It’s About Changing Behaviour
Risky behaviours are addressed by our unique framework that helps young people to make informed, balanced choices.
What do we mean by risky behaviours? Anything which may put ourselves or others at risk of physical, mental, emotional harm or abuse. This can cover a range of things including abusing drugs or alcohol, criminal or anti-social behaviour, hate or knife crime and also risky sexual behaviour. As a society we are often plagued by behaviour that risks a negative outcome for individuals, families, communities or society – people can be treated disrespectfully and societal values and norms can be in danger of decline creating difficulties for individuals and communities.
Risky Behaviour and Young People
Young people can naturally be risk takers for a wide variety of reasons – to impress their friends, to experiment, to challenge authority or test out boundaries, to gain attention. They are inexperienced in life and often do not have the emotional maturity or the range of strategies required in order to deal with situations that can be damaging to themselves and others.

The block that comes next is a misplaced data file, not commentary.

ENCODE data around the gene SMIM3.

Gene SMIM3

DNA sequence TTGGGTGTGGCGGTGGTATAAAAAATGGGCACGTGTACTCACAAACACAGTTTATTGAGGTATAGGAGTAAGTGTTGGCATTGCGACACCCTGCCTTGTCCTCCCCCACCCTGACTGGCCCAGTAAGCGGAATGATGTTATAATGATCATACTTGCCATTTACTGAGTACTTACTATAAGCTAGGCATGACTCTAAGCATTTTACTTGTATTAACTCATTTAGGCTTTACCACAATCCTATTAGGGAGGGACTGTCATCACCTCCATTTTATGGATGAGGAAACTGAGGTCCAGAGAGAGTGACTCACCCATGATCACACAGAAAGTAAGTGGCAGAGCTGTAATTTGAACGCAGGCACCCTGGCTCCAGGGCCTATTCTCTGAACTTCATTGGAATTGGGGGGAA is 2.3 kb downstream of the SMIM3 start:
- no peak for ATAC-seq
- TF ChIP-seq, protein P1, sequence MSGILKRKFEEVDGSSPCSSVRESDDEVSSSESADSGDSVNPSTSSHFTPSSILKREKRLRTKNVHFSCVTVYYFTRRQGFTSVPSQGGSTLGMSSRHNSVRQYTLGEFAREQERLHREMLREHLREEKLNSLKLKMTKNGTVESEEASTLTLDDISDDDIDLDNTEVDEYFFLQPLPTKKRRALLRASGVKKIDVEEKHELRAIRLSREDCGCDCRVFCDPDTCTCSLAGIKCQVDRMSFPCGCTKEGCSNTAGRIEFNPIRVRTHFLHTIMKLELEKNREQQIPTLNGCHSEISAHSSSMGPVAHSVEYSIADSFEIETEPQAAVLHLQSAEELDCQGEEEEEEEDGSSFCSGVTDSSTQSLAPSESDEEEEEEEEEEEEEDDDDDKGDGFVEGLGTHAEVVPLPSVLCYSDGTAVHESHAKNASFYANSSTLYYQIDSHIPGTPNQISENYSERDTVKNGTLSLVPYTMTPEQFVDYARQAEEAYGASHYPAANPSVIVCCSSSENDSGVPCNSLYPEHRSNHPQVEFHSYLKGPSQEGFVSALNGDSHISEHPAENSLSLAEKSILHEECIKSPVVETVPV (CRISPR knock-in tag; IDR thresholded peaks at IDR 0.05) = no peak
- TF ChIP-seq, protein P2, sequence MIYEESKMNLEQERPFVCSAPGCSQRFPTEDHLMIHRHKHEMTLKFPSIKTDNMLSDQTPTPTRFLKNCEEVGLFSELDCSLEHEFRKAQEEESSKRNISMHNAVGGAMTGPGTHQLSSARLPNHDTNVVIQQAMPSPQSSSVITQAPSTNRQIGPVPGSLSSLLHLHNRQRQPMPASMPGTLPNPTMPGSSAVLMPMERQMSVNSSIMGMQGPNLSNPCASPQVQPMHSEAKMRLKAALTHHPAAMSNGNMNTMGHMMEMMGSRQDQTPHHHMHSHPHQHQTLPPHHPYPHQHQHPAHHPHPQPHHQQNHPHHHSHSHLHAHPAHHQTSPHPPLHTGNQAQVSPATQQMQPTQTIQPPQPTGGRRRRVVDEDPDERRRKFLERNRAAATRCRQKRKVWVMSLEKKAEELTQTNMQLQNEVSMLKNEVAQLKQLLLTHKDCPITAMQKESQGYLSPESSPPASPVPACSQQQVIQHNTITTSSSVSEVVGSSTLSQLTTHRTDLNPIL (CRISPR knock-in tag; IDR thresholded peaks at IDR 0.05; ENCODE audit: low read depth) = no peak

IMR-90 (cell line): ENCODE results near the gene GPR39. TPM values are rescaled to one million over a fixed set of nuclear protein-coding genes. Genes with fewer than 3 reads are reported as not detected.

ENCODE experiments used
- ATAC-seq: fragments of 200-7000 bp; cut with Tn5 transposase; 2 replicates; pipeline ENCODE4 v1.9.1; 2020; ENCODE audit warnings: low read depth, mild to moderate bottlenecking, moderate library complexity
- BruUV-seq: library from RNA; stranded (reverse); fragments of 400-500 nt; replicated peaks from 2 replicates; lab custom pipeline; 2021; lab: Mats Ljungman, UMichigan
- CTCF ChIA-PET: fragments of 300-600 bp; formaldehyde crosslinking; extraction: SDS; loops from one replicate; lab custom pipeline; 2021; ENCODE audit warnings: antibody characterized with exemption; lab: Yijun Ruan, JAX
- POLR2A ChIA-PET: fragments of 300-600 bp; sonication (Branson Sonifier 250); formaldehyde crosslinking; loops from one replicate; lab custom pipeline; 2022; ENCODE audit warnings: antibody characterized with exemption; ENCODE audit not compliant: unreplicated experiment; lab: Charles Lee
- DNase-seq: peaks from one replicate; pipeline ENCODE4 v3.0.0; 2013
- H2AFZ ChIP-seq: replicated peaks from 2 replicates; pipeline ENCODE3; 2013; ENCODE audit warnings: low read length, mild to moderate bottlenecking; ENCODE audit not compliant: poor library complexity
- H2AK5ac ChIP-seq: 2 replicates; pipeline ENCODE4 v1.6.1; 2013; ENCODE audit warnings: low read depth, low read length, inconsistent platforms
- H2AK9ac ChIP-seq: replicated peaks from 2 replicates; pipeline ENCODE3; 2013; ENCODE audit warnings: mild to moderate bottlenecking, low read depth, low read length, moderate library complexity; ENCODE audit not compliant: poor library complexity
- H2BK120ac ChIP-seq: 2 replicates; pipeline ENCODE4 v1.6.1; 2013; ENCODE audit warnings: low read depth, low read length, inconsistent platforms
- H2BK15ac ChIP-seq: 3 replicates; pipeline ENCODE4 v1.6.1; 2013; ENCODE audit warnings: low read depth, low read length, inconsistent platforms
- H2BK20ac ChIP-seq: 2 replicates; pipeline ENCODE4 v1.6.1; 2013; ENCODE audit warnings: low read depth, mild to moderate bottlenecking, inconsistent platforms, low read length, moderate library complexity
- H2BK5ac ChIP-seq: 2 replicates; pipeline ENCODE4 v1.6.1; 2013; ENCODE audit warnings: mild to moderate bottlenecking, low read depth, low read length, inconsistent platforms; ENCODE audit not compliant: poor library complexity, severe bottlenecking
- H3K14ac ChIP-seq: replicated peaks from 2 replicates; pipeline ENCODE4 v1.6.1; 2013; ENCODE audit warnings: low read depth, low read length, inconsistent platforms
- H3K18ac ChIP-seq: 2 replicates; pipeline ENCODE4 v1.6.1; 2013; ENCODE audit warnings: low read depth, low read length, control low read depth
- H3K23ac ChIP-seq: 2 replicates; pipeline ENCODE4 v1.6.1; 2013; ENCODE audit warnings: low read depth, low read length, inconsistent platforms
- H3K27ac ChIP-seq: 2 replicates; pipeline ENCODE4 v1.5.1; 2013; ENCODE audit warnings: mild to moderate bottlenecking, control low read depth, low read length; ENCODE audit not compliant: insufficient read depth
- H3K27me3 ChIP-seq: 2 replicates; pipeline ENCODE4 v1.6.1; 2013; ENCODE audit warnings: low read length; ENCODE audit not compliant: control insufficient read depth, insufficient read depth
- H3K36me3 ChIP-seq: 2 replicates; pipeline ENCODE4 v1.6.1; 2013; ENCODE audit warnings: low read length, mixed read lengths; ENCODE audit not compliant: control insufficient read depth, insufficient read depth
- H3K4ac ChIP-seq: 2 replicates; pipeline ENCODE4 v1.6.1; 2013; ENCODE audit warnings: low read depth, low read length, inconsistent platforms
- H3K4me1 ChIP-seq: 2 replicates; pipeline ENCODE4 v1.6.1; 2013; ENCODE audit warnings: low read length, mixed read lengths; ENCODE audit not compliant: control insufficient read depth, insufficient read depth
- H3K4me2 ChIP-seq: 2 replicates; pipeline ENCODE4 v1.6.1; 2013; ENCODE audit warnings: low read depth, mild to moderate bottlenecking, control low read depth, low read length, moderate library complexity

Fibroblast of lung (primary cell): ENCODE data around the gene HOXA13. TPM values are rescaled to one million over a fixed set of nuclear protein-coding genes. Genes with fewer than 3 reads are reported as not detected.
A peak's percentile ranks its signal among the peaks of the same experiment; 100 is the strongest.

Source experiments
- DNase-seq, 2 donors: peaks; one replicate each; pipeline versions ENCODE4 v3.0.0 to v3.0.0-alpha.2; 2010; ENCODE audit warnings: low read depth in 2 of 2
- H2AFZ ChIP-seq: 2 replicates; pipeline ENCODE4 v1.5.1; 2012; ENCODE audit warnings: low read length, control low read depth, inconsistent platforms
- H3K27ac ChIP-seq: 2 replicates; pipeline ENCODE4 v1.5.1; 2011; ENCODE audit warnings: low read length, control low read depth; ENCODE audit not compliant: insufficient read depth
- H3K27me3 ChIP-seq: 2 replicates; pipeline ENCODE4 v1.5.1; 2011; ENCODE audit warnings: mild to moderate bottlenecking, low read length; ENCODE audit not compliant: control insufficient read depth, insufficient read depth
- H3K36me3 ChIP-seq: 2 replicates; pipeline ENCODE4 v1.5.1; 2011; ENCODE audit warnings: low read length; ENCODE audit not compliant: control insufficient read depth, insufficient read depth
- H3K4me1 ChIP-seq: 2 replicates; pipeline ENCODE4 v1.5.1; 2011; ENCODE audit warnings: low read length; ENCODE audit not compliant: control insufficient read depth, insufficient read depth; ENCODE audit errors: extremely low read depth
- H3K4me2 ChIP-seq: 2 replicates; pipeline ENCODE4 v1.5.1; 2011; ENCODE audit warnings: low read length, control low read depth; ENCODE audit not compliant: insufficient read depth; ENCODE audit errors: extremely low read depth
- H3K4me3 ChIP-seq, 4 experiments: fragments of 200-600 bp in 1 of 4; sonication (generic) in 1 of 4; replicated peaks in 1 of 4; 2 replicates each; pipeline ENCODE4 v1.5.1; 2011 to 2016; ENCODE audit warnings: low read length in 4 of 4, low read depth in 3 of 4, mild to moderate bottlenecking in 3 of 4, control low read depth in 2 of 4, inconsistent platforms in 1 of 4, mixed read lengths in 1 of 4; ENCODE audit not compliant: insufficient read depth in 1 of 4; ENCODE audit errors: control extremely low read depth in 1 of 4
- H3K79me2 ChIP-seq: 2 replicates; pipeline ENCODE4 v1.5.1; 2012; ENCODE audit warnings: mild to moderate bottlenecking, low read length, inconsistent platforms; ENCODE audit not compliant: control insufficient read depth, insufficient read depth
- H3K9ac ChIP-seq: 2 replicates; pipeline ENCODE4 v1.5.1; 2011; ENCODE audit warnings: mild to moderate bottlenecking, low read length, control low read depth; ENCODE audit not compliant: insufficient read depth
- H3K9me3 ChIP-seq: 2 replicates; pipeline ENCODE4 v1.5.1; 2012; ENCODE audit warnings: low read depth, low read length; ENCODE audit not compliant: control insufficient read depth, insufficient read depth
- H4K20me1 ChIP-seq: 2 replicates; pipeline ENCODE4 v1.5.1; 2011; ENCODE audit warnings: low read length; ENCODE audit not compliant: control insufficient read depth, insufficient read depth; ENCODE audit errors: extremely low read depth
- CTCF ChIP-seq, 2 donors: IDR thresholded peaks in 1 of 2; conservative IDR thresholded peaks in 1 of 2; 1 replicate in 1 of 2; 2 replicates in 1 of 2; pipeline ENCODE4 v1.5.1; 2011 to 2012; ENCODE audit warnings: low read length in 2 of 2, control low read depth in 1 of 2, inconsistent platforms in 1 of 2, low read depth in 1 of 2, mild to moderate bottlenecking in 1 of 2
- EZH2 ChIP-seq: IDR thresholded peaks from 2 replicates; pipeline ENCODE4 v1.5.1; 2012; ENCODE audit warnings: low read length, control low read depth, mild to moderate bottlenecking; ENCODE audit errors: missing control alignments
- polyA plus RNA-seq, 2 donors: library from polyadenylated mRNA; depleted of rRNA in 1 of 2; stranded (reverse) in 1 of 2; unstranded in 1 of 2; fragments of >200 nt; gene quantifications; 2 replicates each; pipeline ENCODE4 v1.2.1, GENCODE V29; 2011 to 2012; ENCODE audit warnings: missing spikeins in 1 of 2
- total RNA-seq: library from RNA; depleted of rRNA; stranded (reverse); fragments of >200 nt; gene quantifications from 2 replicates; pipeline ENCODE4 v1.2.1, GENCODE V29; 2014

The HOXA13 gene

Risky behaviours are those that potentially expose people to harm, or significant risk of harm which will prevent them reaching their potential.
How can Life Skills courses help?
Throughout all of our programmes we discuss a wide variety of behaviours and examine the risks and consequences of these. Using our unique SKILL DECISION MAKING MODEL to work through a number of different scenarios students will learn to manage personal stress, act responsibly, find out where to go for support and help, and what makes a good citizen.
Which course do I need?
All of our KS2 and 3 courses deal with risky behaviour.
Some extra resource to take a look at around risky behaviours
Parents want the best for their children. We do, too. For the first time ever, 15 nonprofit organizations have joined forces to support parents.
The largest age group for exhibiting risky behavior is the adolescent years and has been thought to be associated with the immature mind.
Key findings from Mentor’s Thinking Prevention
series of public health briefing papers, Smoking, drinking and drug use overlap.
The number of risky behaviours young people engage in may be more important than the ways specific behaviours cluster together.